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threatened and/or endangered

Peruvian Primrose-willow Ludwigia peruviana


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Peruvian Primrose-willow - flower and leaf
credit: Forest & Kim Starr/CCSA

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Alternate name: Common Primrose-willow

Family: Onagraceae, Evening-primrose view all from this family

Description This coarse, shrubby weed with showy yellow flowers can grow in or near water, sometimes developing white spongy aerial roots resembling cypress knees.
Habit: introduced perennial shrub, subshrub, or herb; brownish-green stems, much-branched, hairy in youth; from woody taproot.
Leaf: usually alternate, lanceolate to broadly ovate, pointed, 2-6 in (5-15 cm) long, 0.5-1.25 in (1-3 cm) wide; fuzzy tan hairs above and below.
Flower: 4-lobed (rarely 5-lobed), bright yellow, 0.75-2 in (2-5 cm) wide; 4 wide, oval, veined petals, alternating with 4 narrow, pale green sepals, 8 stamens; petals dropping after one day.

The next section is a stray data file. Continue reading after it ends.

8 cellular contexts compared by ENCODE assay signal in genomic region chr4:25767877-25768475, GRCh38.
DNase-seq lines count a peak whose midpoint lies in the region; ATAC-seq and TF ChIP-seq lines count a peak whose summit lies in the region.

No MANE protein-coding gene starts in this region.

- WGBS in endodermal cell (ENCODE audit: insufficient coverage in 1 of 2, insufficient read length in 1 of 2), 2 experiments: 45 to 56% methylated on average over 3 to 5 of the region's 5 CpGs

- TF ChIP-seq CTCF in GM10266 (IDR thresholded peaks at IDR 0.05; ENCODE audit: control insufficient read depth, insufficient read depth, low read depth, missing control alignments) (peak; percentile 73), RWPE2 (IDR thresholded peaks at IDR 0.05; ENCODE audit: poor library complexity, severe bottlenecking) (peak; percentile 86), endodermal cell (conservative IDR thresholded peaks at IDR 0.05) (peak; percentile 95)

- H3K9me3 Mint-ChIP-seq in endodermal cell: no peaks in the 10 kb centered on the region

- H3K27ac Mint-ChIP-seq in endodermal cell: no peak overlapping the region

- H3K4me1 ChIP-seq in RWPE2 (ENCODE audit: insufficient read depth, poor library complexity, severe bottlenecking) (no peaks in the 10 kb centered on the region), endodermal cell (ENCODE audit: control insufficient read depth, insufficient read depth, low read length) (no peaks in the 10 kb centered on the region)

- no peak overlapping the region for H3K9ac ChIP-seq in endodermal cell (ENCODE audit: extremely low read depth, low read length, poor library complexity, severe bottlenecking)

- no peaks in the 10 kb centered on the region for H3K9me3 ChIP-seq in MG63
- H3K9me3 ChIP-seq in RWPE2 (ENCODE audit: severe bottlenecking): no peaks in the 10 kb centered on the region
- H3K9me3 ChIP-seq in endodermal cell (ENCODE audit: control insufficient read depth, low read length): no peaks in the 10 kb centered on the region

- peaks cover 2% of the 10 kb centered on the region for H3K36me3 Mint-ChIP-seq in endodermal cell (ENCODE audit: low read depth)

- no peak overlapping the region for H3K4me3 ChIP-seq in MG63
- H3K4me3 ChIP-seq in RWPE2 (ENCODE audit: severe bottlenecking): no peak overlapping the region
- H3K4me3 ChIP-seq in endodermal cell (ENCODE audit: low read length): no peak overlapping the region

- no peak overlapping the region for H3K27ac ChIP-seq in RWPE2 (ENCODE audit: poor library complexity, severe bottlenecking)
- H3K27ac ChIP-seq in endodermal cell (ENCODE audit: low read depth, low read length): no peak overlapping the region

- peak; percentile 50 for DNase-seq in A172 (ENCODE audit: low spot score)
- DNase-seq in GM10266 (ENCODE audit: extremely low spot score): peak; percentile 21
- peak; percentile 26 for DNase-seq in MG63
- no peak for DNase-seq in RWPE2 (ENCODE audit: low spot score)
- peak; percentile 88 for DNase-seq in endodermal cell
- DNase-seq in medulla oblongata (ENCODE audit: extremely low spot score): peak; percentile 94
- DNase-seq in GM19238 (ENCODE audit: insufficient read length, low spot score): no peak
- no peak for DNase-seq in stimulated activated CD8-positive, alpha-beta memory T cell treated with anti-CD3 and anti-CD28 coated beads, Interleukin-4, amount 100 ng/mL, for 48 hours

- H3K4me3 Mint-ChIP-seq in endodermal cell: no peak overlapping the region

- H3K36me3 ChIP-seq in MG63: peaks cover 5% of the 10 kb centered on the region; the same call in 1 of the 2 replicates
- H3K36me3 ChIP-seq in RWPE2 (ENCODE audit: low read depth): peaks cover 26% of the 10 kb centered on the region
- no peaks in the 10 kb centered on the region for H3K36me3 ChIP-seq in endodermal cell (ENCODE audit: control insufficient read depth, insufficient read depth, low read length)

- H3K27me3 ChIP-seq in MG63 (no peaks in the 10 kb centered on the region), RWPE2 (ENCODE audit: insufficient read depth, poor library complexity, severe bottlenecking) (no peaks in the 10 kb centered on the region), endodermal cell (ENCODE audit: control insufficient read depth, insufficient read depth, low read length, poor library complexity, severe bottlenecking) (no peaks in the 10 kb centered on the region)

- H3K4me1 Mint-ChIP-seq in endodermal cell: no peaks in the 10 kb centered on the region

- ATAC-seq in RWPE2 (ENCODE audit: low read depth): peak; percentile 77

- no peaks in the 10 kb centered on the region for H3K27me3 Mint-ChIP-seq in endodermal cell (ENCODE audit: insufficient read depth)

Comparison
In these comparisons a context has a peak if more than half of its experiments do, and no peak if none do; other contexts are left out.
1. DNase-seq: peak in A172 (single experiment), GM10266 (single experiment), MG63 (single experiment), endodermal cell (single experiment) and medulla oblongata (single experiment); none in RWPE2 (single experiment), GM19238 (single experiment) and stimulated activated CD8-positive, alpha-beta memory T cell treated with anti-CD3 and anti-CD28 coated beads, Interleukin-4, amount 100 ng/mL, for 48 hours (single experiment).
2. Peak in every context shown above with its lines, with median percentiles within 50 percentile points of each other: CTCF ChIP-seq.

Fruit: 4-angled capsule, held erect, 0.5-1 in (1-2.5 cm) long.

Flower Year-round, or April to November, depending on location.

Habitat Shorelines and shallow water: swamps, bogs, lakes, pond margins, ditches, canals, wet woodland openings.

Range Native to South America; introduced as an ornamental, and naturalized in the southeast U.S., from North Carolina to Florida to Texas, and in Puerto Rico.

Discussion Also called primrose willow, common primrose willow, Peruvian water primrose. An obligate wetland indicator. This plant forms dense colonies along shorelines, then grows out into the water, where it clogs waterways, damages structures, and out-competes native vegetation.